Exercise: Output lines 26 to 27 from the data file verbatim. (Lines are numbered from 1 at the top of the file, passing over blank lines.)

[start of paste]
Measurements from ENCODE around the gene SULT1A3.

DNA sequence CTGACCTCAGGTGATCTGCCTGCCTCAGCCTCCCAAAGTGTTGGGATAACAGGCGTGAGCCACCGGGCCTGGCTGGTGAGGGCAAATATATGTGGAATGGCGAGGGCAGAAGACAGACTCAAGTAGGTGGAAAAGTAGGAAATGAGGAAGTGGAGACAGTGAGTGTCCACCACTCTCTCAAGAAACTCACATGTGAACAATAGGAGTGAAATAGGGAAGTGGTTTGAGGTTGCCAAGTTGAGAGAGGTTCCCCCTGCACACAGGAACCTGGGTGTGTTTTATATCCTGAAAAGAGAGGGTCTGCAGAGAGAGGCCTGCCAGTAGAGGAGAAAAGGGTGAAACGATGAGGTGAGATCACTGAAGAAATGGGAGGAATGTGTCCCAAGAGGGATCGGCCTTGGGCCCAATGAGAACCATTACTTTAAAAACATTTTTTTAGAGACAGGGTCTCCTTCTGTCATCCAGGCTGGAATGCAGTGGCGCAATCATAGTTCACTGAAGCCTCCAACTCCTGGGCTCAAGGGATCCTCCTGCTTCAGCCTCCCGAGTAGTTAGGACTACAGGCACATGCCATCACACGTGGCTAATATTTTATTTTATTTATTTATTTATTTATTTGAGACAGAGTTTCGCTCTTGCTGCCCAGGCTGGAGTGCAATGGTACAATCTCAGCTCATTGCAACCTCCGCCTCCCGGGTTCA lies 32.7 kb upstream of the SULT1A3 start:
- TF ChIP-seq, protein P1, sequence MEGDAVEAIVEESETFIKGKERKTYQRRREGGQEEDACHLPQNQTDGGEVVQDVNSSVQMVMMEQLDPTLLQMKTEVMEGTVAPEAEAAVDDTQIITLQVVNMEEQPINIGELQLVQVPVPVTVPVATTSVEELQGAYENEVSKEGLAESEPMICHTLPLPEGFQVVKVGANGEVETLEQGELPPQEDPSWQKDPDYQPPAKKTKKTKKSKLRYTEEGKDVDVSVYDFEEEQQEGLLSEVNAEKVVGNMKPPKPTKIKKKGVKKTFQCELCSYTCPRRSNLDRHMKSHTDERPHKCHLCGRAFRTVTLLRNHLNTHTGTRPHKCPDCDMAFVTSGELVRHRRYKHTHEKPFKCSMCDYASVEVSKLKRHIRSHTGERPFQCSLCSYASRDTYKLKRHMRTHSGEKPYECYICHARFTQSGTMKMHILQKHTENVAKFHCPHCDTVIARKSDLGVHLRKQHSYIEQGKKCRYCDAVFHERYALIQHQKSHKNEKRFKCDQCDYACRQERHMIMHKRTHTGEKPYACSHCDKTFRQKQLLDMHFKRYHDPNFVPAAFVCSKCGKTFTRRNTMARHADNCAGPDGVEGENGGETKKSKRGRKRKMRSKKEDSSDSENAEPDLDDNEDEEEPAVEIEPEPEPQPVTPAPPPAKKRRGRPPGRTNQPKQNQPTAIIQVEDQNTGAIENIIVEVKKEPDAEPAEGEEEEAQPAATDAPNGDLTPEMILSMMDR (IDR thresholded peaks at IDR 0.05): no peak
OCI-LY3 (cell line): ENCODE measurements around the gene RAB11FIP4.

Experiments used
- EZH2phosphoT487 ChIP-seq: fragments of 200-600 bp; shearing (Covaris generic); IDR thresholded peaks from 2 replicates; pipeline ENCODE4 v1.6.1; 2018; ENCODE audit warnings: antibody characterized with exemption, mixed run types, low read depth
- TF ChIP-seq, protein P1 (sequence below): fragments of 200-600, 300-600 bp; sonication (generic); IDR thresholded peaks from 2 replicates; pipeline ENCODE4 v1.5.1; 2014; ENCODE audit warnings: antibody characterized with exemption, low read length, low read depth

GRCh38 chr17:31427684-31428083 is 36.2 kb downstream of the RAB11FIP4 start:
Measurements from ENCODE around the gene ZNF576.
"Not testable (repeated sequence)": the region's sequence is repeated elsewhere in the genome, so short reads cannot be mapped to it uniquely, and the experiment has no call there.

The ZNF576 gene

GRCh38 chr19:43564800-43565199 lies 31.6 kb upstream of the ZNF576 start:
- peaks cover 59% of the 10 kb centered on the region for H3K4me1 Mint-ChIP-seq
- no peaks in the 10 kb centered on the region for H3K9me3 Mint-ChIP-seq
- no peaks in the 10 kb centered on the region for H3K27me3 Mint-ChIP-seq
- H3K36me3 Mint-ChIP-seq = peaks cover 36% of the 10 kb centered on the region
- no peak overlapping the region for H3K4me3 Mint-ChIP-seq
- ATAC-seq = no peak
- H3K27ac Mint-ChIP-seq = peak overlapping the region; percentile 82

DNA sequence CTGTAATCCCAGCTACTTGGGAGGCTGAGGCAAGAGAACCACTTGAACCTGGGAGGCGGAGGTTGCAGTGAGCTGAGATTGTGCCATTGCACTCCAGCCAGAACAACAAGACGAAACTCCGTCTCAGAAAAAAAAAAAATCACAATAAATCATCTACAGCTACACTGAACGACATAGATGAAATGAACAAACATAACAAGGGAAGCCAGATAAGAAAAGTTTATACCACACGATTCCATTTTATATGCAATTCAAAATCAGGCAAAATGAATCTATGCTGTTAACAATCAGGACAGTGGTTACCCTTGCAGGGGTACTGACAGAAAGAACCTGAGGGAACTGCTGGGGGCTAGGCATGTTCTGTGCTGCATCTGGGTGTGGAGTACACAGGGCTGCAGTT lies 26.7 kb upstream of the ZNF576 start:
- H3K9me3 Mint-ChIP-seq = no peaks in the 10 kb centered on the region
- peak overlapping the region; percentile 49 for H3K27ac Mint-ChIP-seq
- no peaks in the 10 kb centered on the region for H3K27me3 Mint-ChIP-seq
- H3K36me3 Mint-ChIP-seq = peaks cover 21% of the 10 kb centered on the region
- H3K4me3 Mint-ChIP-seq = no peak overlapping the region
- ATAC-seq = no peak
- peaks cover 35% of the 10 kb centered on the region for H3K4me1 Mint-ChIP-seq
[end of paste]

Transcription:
- ATAC-seq = no peak
- peaks cover 35% of the 10 kb centered on the region for H3K4me1 Mint-ChIP-seq